And really, I haven’t seen any of the kind of strident feminist criticism you refer to since the 1980s – and that was a reaction to the routine – habitual? – exclusion of women writers from university-level literature courses and as conference material. I don’t necessarily agree with the approach, but I certainly understand the impulse to jump up and down and scream about it. 🙂

    • Fair enough, I do tend to get a bit harsh about this sometimes… it certainly seems as though there are sensible books coming out these days.

  5. It’s the earlier approach – the Ian Watt School Of Criticism, if you like – “THESE authors are important and no others!” – that gets me riled up.

  6. Ok! Sorry to be late in answering and…happy 2012 to all the people here 🙂

    I’m finishing the second of the four books of “The history of sir William Harrington” (I use the original title, also if I’m reading the french translation). An epistolary novel, it seems to be the “missing link” between Richardson and Jane Austen, during the Sheridan’s Era 🙂
    The main characters are the three young and genteel Harrington sisters: Constance, the eldest, the Harriet Byron-like character on her way to become an Elinore Dashwood with her wise suggestions from the paternal home in the country to the sisters in Bath and London; Julia, the middle, the proto-feminist and Lizzie Bennet-like character (or “a Lady G.”, as their sisters call her, quoting Richardson); and Cordelia, the youngest, a more reserved and intellectual artist, but closer to Julia than to Constance for wit and freshness. The three become orphans in the first half of the first book, then Julia goes to London and Cordelia to Bath, guests of their aunts, while Constance stays home.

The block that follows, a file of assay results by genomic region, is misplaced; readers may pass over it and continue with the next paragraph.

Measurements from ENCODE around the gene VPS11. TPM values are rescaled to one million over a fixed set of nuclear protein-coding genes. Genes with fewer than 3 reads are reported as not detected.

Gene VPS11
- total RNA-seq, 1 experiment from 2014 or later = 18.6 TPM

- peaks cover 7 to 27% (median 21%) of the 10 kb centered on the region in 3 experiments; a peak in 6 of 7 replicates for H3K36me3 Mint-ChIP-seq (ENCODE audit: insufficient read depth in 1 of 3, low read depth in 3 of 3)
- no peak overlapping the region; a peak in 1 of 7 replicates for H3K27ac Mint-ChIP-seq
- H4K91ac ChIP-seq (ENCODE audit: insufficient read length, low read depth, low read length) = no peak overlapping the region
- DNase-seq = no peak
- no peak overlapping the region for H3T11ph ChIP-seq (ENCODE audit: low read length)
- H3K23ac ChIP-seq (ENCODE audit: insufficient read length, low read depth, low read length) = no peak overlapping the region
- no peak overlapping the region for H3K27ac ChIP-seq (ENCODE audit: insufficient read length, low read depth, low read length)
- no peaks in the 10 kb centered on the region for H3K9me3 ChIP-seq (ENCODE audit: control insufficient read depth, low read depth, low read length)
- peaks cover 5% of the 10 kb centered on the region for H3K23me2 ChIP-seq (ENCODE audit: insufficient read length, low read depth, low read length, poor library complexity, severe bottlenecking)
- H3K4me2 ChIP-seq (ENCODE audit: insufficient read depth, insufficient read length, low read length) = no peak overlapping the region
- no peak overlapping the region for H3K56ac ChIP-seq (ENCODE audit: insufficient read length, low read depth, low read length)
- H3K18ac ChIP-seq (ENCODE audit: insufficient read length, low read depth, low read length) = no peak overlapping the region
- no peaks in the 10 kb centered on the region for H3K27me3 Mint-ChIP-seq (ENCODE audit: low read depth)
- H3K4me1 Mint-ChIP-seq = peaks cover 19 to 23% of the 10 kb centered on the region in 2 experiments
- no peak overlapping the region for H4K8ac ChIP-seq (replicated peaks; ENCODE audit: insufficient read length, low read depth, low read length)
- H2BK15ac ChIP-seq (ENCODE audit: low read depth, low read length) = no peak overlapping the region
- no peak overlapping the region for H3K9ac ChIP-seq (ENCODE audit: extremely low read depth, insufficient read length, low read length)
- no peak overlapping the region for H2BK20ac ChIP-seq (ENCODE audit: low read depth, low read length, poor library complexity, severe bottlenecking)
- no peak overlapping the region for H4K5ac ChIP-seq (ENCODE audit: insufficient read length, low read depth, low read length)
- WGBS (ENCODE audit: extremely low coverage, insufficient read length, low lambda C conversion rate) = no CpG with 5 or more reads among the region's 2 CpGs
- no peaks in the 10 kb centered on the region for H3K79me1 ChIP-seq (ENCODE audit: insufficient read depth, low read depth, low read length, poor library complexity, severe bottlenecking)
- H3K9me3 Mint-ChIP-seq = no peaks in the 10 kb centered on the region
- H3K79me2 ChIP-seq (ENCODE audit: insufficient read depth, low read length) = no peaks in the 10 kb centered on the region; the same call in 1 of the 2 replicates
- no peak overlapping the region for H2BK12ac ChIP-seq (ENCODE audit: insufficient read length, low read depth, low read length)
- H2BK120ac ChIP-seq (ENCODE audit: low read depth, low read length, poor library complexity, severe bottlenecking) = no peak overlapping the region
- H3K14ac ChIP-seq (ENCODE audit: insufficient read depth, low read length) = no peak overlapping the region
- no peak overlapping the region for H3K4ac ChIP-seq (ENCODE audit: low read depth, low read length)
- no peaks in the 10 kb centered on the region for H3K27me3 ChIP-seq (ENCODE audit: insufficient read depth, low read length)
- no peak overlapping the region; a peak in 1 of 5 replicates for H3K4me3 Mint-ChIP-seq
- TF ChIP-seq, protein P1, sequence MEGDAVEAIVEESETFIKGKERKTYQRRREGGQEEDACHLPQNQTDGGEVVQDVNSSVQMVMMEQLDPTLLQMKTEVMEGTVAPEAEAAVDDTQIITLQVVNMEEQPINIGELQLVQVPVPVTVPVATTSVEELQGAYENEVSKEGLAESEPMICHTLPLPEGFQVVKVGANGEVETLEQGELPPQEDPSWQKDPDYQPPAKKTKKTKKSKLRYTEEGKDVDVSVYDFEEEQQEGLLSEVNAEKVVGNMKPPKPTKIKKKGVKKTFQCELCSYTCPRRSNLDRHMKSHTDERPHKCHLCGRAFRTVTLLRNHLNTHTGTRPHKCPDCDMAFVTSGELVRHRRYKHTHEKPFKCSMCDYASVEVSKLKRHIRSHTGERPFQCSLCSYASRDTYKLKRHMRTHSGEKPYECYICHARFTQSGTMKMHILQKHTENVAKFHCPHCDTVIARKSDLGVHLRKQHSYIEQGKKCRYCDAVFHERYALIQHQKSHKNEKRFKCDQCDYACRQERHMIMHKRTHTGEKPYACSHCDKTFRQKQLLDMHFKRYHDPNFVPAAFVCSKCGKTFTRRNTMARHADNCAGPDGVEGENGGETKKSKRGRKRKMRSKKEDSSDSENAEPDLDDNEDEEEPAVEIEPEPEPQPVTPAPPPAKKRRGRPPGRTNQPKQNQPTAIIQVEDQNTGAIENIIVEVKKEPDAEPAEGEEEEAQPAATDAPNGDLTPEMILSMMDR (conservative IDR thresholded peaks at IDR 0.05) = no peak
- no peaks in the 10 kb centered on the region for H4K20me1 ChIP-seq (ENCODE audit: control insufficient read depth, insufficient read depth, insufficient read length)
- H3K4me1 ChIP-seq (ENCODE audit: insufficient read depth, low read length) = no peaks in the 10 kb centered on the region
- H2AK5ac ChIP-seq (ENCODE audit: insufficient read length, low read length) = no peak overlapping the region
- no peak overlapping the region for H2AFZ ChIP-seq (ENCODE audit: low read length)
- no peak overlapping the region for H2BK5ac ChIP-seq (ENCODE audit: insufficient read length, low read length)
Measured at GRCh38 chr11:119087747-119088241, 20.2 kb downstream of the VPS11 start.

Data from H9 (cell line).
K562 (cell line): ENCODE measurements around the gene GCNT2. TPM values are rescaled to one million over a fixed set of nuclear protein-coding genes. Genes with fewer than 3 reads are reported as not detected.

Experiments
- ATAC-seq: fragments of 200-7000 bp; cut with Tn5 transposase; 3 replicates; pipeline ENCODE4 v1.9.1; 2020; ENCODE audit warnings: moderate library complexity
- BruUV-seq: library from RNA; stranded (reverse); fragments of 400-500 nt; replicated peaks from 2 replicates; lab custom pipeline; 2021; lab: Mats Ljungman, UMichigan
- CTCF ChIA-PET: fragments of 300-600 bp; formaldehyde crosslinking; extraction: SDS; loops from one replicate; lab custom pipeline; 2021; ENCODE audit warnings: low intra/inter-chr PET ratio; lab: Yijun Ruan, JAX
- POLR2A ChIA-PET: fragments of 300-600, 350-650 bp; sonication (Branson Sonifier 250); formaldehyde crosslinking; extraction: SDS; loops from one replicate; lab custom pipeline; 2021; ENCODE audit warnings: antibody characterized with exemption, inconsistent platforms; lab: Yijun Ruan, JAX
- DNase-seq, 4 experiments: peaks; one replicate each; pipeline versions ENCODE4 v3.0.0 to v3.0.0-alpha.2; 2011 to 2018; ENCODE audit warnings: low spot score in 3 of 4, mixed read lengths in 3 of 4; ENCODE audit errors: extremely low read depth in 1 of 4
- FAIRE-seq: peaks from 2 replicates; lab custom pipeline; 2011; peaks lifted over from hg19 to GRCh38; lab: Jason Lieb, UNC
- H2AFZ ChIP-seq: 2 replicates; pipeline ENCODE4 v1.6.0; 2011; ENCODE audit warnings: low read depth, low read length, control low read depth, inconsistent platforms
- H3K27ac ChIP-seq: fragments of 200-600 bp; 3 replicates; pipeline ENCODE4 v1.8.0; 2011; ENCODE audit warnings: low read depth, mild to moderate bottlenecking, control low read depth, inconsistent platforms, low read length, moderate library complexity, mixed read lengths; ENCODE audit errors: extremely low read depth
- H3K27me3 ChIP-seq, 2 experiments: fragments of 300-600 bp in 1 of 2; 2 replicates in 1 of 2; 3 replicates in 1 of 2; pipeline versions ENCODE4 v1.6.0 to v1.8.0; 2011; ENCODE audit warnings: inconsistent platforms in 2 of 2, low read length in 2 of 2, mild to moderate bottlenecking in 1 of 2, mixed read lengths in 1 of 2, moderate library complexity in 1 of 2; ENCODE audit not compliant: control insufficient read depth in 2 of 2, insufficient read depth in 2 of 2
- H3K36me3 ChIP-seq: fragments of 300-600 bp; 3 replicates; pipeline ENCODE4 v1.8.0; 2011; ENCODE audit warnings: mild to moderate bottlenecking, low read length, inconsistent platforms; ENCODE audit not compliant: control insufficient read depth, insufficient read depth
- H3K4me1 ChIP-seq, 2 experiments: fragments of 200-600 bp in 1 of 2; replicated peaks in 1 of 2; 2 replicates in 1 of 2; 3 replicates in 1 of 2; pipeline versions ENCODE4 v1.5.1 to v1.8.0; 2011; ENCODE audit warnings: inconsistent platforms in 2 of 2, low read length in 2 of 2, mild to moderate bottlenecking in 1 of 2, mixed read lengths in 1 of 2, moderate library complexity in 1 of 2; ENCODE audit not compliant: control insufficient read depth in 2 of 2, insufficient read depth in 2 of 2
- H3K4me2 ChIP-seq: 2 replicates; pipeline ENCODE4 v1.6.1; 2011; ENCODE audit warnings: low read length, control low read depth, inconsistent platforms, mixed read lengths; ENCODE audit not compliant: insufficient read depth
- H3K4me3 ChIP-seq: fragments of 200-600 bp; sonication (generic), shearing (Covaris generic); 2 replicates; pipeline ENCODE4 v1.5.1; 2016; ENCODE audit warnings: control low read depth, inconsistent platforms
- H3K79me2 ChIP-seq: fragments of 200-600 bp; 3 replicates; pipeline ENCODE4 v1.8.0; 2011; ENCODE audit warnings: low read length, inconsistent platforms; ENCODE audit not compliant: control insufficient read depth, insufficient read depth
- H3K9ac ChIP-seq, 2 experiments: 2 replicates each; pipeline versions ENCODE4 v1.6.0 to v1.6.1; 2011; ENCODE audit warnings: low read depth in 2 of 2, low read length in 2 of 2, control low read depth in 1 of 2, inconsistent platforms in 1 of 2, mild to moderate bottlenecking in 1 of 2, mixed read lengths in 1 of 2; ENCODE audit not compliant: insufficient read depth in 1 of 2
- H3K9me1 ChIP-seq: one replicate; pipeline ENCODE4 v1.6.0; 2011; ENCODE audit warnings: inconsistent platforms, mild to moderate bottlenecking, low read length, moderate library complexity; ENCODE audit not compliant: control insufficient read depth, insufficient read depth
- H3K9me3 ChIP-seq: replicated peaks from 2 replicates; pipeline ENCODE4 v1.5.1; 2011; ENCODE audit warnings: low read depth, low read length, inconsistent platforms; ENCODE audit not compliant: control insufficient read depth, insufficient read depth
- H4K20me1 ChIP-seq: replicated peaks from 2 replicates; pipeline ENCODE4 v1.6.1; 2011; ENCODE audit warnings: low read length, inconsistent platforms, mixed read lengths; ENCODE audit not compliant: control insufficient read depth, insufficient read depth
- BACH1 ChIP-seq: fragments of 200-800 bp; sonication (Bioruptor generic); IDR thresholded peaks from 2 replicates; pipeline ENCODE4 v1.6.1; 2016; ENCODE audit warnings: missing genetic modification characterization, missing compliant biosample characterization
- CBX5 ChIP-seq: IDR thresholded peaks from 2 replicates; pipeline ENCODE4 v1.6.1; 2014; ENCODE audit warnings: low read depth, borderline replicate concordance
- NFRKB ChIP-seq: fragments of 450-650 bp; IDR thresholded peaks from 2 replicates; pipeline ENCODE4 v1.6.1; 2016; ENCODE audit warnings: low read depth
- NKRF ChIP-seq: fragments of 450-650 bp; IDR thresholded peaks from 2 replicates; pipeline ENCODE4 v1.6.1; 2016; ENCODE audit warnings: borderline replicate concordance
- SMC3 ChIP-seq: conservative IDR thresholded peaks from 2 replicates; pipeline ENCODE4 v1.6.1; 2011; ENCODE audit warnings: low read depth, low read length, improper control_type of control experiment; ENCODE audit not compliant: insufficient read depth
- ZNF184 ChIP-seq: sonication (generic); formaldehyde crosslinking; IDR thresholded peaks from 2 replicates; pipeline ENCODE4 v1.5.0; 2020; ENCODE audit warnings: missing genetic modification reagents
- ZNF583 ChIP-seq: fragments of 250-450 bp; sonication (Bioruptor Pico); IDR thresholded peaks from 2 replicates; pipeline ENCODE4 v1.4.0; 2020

The male characters are Lord S., the morally steady and wealthy gentleman, not comic as Grandison, not “ingessato” (…sorry, I do not find a translation for this word: it’s something like ‘rigid’, but more in a nerdish sense: the kind of person that makes tapestry during a party or a ball and answers seriously to a joke, thinking it is a true story…), so, not “ingessato” as Darcy, but not yet a Knightley, who marries Constance; Lord C., an ex-libertine turned good guy falling in love with Julia; and a colonel Stanhope, the mature and wise friend future husband of Cordelia.